Key legislation - Mental Health Act 1983

The Mental Health Act (MHA) 2007 came into force in November 2008. The Act primarily amends and updates the MHA 1983. I It supports dignity in care by setting out the processes that must be followed and the safeguards for patients, to ensure that they are not inappropriately detained or treated. The main purpose of mental health legislation is to ensure that people with serious mental disorders can be treated without consent where it is necessary to prevent them from harming themselves or others. The 2007 Act was also used as a vehicle to introduce the Deprivation of Liberty Safeguards into the MCA 2005.

The main changes to the 1983 Act made by the 2007 amendments are:


In the rare circumstances that restraint needs to be used, staff will be protected from liability (e.g., criminal charges) if certain conditions are met. If restraint is used, staff must reasonably believe that all of these apply:

Restraint can include physical restraint or verbal warnings to stop someone going somewhere or doing something. It can also be far more subtle and can include preventing someone from moving freely, for example by placing a walking frame out of reach. Locking doors to prevent people from harm is quite common: while of itself it does not amount to a deprivation of liberty, it must be recognised as a restraint and its use carefully considered for each individual person. If a person has capacity to go out safely, locked doors must not be used to prevent their normal activities.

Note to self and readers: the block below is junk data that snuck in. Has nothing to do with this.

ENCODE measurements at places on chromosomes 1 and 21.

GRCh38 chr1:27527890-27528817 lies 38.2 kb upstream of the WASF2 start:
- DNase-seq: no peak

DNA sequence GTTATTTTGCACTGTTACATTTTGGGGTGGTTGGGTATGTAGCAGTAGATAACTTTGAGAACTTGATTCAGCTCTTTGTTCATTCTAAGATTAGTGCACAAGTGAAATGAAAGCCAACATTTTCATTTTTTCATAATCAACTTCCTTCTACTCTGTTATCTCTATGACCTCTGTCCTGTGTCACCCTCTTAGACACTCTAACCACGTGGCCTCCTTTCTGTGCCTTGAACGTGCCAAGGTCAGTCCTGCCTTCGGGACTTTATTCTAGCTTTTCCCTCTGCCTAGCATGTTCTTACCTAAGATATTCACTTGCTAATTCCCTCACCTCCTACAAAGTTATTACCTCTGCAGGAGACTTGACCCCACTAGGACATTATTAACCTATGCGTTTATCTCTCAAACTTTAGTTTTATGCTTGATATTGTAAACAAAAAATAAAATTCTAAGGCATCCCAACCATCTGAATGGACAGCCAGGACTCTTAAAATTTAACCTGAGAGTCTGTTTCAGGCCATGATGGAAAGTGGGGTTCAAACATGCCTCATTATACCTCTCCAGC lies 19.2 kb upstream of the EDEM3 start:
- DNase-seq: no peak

There are no clear distinctions between restriction, restraint and the deprivation of liberty, each individual case must be evaluated. The Deprivation of Liberty Code of Practice (2.3) offers this guidance: ‘The difference between deprivation of liberty and restriction upon liberty is one of degree or intensity. It may therefore be helpful to envisage a scale, which moves from “restraint” or “restriction” to “deprivation of liberty”. Where an individual is on the scale will depend on the concrete circumstances of the individual and may change over time.’

The MCA Code of Practice (S.6) sets out specific rules on the use of restraint, both verbal and physical, and on the restriction of liberty. Restraint should only be used as a last resort or in exceptional circumstances. Staff administering restraint must be appropriately trained, and they must record when and why they have restrained a person.

Restraint may also be used under common law (as distinct from the MCA 2005) in the rare circumstances where there is a risk that the person lacking capacity may harm someone else. Again, staff must make a record of when and why they used restraint. The Code of Practice on Deprivation of Liberty Safeguards (PDF file) offers guidance relating to restraint.

Frontline practitioners should do all they can to remove excessive restrictions on the rights of individuals in their care. They should seek advice about the legal position of people who they think are possibly being detained without legal safeguards. If such a person is in a care home or hospital, the management should contact the local supervisory body and, if necessary, complete an application to deprive the person of their liberty lawfully within the Deprivation of Liberty Safeguards. Care providers should ensure that people using services and their families know how to use the complaints procedure and that there are whistleblowing procedures for staff who feel that their concerns are not being addressed within the service.